At first glance, the price of this 1,245-square-foot well-configured and loft-like co-op in Washington Heights looks like a pretty good deal. The same spot in the parts of Manhattan and Brooklyn where one usually finds sprawling industrial-chic lofts would undoubtedly be several times more than the $635,000 ask. Upon further inspection, it becomes evident that this apartment at 447 Fort Washington Avenue occupies the building’s basement. We’re assuming it’s been excavated enough to be legal, but even the listing prepares us for the fact that “…this lower first floor garden apartment is sublimely peaceful with no neighbors above, below or beside.” It’s certainly a nice-looking lower first floor garden apartment, though.
In addition to the no-neighbors-because-it’s-the-basement thing, keep in mind that the neighborhood is known as a no-longer-secret spot to find relatively reasonable real estate in NYC; the Times called it “affordable Manhattan,” pointing out that the median price for apartments in Washington Heights was less than $500,000 in Q1 of 2015. On the other hand, a similarly-outfitted, though much larger, Cobble Hill duplex condo loft consisting of a ground floor and basement is listed for $2.85 million. So perhaps this lofty lower lair in upper Manhattan deserves further investigation after all.
Take a look around
The Times highlights the plight of the city’s iconic local bodegas, tiny grocery-slash-beer-slash-whatever-the-local-patrons-need shops that have long been a colorful cornerstone of everyday life in the city’s neighborhoods. Photographer Gail Victoria Braddock Quagliata even spent nine months pounding the pavements of Manhattan in a quest to photograph every single one of its bodegas.
But many of these tiny shops have been scrambling to stay in business. The city’s roughly 12,000 bodegas are losing customers. About 75 have closed this year according to the Times, many in uptown neighborhoods like Inwood, Washington Heights and Harlem. Though that proportion is small, many shop owners are concerned.
Read more on the plight of local bodegas
Image via Bill de Bodega
Jarritos with an $11.99 corkage fee, a hipster breakfast for $8.99? Act fast because you won’t want miss out on all the great deals going on at the Washington Heights “Gentrification in Progress Sale.”
A row of mom and pops located along a stretch between 162nd and 163rd streets got a Williamsburg-worthy facelift on Monday as Brooklyn locals Doug Cameron and Tommy Noonan plastered storefronts with scathingly sardonic signage pointing to the area’s demise. The campaign, first reported on by Vanishing NY, was created in response to the ousting of several of the block’s 30-plus-year-old businesses by a new landlord in order to make way for commercial tenants willing to pay higher rents.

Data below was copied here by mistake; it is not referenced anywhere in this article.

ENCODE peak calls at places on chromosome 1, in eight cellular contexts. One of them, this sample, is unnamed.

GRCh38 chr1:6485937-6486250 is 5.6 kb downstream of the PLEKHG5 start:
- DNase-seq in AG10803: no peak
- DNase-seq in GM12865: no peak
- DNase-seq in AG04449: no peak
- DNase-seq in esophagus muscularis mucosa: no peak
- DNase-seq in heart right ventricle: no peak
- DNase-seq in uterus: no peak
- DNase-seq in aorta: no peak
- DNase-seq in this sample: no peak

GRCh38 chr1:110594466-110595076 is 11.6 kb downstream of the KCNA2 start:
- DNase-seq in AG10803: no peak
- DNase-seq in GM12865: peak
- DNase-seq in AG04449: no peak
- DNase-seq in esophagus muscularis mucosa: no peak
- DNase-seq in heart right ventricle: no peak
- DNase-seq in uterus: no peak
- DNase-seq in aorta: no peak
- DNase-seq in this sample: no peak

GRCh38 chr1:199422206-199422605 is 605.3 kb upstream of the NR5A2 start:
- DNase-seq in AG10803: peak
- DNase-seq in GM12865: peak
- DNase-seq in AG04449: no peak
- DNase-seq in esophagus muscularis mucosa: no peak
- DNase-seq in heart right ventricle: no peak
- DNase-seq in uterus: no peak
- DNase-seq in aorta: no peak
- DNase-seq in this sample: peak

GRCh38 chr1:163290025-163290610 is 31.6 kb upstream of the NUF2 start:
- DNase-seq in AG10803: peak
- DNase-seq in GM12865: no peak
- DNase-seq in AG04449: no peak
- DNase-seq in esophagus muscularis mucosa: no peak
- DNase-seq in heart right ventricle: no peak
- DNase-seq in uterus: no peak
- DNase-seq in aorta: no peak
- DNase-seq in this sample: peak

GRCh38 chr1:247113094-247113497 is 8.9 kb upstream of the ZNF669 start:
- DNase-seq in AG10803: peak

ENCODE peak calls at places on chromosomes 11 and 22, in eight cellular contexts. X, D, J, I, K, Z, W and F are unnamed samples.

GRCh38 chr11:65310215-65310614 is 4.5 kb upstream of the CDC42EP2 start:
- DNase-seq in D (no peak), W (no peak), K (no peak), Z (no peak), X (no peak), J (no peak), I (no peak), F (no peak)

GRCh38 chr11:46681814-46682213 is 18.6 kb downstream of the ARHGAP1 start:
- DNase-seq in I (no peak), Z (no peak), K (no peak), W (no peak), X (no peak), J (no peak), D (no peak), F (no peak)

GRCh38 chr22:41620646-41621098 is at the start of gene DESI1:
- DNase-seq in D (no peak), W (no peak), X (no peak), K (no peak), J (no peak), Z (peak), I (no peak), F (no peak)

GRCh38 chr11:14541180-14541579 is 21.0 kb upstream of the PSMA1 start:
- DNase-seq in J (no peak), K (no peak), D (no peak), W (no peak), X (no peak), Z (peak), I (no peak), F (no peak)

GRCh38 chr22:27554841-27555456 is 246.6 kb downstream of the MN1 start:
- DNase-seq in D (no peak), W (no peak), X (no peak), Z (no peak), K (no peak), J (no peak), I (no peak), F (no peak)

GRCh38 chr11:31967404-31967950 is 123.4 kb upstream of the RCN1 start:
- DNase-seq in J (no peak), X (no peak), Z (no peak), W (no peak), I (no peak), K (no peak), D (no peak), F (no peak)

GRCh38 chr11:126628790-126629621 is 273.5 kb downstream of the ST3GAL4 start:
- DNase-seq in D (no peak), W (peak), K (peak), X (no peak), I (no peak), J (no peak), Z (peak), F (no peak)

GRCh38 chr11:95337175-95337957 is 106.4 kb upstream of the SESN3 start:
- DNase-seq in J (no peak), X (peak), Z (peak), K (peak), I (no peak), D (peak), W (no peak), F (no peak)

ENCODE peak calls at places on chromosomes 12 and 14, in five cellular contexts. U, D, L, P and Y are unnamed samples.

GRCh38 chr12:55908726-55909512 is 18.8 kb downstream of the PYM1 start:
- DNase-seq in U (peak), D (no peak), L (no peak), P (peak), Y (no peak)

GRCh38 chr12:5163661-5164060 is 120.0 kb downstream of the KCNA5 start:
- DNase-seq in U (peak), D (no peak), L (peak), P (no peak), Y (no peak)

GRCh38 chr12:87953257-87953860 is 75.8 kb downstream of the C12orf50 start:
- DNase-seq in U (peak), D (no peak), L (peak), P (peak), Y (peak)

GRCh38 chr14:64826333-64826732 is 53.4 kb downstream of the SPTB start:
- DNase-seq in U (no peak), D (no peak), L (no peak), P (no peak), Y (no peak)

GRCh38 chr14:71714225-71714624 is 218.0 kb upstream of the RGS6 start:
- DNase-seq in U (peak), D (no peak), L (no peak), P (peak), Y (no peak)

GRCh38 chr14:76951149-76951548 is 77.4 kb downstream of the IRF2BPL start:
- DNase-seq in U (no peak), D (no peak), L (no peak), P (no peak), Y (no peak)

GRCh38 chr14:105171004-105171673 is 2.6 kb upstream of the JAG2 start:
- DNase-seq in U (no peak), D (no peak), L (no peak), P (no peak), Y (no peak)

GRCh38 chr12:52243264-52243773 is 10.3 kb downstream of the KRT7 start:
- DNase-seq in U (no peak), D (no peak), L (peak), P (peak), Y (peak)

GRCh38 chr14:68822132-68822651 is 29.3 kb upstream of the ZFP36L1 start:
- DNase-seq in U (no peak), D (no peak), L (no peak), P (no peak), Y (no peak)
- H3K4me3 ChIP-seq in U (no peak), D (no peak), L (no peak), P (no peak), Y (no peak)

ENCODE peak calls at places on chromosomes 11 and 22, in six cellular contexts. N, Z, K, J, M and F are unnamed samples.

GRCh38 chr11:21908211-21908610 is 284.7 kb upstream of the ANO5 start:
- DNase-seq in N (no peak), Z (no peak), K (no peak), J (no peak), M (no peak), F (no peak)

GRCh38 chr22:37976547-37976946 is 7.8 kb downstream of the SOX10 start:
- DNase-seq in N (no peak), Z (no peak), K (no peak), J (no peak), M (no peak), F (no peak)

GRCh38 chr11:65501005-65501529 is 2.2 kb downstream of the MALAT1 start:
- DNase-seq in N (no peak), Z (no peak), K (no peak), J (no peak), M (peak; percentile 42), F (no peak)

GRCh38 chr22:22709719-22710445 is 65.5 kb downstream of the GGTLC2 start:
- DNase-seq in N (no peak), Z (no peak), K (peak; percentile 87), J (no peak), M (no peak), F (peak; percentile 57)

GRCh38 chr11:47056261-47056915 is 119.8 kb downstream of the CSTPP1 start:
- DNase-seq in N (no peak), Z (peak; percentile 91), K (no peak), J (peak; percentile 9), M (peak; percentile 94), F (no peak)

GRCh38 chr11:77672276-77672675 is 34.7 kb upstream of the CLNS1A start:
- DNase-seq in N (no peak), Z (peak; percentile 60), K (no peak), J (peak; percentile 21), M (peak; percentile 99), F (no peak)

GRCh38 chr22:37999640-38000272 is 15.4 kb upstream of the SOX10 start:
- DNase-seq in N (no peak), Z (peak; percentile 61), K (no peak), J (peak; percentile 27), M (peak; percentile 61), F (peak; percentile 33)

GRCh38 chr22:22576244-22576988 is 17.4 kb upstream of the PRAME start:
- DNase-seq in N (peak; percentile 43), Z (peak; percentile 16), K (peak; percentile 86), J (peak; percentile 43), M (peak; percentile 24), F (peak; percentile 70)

See more here
Here’s a look at a nice convertible two-bedroom apartment in the coveted Hudson View Gardens co-op in Washington Heights. The flexible floor plan allows for a second bedroom in this four-room home, with enough room left over for a cozy den. Combine that with northern light and partial views of the Hudson, and you have yourself a nice hideaway from the bustling city for $575k.
More pics inside
Riverbank State Park. Image via Dattner Architects
In a city that moves so fast that the Sunday edition of the New York Times comes out on Saturday, it is not surprising that New Yorkers might overlook some interesting factoids. For instance, New York City is home seven state parks! So, instead of enjoying a day inside other state parks filled with the ubiquitous lush greenery and a plethora of activities that might surely mean a couple of hours of driving—cityside state parks are but a subway ride away or possibly a short walk to the likes of the East River State Park on Kent Avenue in Williamsburg, the Clay Pit Ponds State Park in Staten Island and the Roberto Clemente State Park in the Bronx.
One of the most popular, with its grassy stretches of pastoral idyll against a spectacular backdrop, is the 28-acre Riverbank State Park near 143rd Street (seen in the two images above). A multi-level facility set 69 feet above the Hudson River on Riverside Drive, it opened in 1993. What’s more, this park is the only one of its kind in the Western Hemisphere. Inspired by Japan’s urban rooftop designs, it was created on top of a now-odorless sewage treatment facility on the Hudson.
The success of the High Line Park continues to inspire all corners of the world—including Queens—and now the latest neighborhood to jump on the elevated park bandwagon is Harlem. DNA Info reports a nonprofit called the Housing Partnership has proposed a plan to bring 2,000 affordable housing units and $170 million dedicated to public projects in Hamilton Heights. The new park encompassed within the nonprofit’s ‘Harlem Promenade‘ plan would run alongside the West Side Highway atop a portion of Amtrak rail lines.
More on the proposed harlem high line project here